With the awareness of the malware infections growing constantly, and also pretty rapidly, especially lately, the hackers have decided that it’s time for different tactics. Instead of creating new malware that could potentially be downloaded, someone out there decided to play it safe and infect legitimate software, some that’s sure to be used. This way, the real, approved apps, and programs are now becoming the sources of malicious codes. And the latest example happened just last week, with the popular program used for DVD-ripping and transcoding. We’re, of course, talking about HandBrake, an open-source program, that was now found to be carrying the OSX.Proton malware.
It’s obvious that HandBrake didn’t make a mistake here, but instead, someone managed to hack their website. After doing that, the copy of the real program was simply replaced by an infected one, and all that’s left to do is wait for people to download it.
When downloaded and installed, the infected copy will ask for administrator privileges, which is something that the real one doesn’t even need. This is the sign that you’re dealing with the malware. However, the Mac usually has a pretty good security, which in turn lead to its users not used to suspicious requests like this. If the credentials are given, the Mac is officially compromised.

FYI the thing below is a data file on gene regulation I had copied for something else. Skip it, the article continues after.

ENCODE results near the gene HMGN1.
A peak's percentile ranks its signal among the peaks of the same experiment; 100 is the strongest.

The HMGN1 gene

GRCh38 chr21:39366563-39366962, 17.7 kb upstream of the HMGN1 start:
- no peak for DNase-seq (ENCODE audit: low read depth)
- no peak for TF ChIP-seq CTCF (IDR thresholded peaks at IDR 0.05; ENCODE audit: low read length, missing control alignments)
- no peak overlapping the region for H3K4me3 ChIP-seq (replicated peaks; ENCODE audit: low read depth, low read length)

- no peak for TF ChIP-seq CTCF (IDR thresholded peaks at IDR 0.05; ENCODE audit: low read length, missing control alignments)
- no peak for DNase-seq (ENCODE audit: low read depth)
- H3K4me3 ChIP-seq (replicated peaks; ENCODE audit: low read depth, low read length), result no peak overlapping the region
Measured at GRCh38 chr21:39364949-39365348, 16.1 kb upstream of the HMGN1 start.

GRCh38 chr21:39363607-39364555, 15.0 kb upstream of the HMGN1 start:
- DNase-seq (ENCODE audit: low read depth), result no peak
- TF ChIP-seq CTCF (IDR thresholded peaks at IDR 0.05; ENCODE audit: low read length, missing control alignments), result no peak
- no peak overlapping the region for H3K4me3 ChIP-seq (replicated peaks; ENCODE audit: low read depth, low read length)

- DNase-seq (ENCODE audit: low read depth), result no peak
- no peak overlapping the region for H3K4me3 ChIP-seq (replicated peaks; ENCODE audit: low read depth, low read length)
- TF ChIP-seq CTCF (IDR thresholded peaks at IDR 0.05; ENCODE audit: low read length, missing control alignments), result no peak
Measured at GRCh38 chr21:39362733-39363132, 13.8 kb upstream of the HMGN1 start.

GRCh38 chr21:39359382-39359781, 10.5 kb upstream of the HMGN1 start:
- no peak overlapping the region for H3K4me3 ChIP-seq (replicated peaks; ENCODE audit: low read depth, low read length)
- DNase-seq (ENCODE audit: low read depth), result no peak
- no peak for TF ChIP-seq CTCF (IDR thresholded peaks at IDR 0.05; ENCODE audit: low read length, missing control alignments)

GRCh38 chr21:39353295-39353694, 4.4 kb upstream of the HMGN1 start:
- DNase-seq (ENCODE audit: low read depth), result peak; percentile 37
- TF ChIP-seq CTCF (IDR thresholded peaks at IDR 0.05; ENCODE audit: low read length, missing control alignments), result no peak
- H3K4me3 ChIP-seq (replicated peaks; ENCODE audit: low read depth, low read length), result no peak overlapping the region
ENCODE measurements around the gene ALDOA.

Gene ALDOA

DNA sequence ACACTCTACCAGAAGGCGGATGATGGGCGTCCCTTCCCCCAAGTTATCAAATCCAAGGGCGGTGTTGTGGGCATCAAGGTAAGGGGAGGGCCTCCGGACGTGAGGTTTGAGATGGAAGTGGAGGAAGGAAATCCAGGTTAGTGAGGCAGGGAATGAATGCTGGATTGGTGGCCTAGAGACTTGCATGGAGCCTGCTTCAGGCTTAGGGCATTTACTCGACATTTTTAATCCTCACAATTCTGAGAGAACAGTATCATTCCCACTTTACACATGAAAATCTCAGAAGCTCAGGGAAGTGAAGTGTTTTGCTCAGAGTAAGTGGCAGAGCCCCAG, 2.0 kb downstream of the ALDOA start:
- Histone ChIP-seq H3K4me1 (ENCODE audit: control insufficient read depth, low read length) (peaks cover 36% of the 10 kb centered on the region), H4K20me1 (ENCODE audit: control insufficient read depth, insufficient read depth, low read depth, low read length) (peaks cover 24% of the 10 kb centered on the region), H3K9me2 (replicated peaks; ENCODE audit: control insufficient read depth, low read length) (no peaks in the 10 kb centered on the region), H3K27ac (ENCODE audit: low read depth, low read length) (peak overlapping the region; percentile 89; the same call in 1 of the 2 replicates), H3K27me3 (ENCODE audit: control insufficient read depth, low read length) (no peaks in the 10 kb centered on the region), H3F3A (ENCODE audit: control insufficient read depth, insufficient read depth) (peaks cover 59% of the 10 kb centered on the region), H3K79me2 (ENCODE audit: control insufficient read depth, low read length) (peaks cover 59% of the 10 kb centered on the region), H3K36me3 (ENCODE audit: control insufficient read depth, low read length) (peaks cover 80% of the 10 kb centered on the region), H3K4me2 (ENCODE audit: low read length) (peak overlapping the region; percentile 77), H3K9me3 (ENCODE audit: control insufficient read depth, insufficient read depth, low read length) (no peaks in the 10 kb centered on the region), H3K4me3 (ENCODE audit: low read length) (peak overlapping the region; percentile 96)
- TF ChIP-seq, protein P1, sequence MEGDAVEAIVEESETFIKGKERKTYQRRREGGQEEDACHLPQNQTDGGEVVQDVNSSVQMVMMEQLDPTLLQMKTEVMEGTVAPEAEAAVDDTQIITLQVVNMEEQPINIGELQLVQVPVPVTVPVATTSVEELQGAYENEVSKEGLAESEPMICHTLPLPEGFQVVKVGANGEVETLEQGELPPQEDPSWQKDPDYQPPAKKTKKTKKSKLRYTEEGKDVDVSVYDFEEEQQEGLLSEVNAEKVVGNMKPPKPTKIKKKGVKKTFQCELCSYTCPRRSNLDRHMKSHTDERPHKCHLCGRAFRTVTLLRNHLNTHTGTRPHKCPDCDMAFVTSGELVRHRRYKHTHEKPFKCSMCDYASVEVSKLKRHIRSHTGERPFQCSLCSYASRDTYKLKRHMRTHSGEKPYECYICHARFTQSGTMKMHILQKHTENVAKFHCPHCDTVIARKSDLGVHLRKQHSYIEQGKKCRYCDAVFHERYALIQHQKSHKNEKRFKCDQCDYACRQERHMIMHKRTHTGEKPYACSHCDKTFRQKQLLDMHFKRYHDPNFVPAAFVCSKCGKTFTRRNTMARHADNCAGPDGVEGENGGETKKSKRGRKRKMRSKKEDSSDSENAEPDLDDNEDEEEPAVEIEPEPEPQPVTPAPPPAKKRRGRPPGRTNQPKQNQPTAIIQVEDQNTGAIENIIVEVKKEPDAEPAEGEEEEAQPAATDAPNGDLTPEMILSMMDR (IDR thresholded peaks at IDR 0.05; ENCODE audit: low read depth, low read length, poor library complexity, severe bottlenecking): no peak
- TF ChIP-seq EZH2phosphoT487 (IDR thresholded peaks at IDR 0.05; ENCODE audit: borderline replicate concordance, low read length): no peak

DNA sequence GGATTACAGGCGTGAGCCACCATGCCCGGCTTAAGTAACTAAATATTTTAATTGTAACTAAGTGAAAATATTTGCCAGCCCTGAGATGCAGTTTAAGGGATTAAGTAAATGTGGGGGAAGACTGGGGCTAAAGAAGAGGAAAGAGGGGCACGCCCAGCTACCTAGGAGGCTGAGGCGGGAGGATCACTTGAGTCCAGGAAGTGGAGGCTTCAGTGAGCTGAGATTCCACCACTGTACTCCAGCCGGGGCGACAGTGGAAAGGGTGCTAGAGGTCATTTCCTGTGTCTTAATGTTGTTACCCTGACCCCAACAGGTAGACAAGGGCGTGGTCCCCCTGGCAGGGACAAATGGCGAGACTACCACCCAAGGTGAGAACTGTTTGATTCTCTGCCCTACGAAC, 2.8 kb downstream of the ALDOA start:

When it comes to the website, it removed the fake copy and posted a real one once again, which means that the app is now safe to download and use. However, there’s still the fact that a lot of users have downloaded the infected one, and their Mac could be infected right now. A lot of websites that offer some kind of software usually have checksums, so that you can make sure that you’re downloading the same thing that authors posted. On the other hand, in this case, the entire website was hacked, and the checksums could be changed by the hacker as well.
What this all means that HandBrake needs to discover how exactly did the hacker manage to breach the system. If they don’t, there’s no confirmation that the hacker won’t simply swap the real app with the fake one once again.
As for the malware itself, it’s called OSX.Proton, and it’s known to be one of the malware that works by installing a backdoor on infected devices. There’s a chunk of good news here as well, and that is that the malware itself seems to be pretty unreliable and filled with bugs of its own. It can’t even install the payload properly. After ‘Transmission’, one of the BitTorrent clients, ‘HandBrake’ is the second app by the same company that’s hacked in this particular way.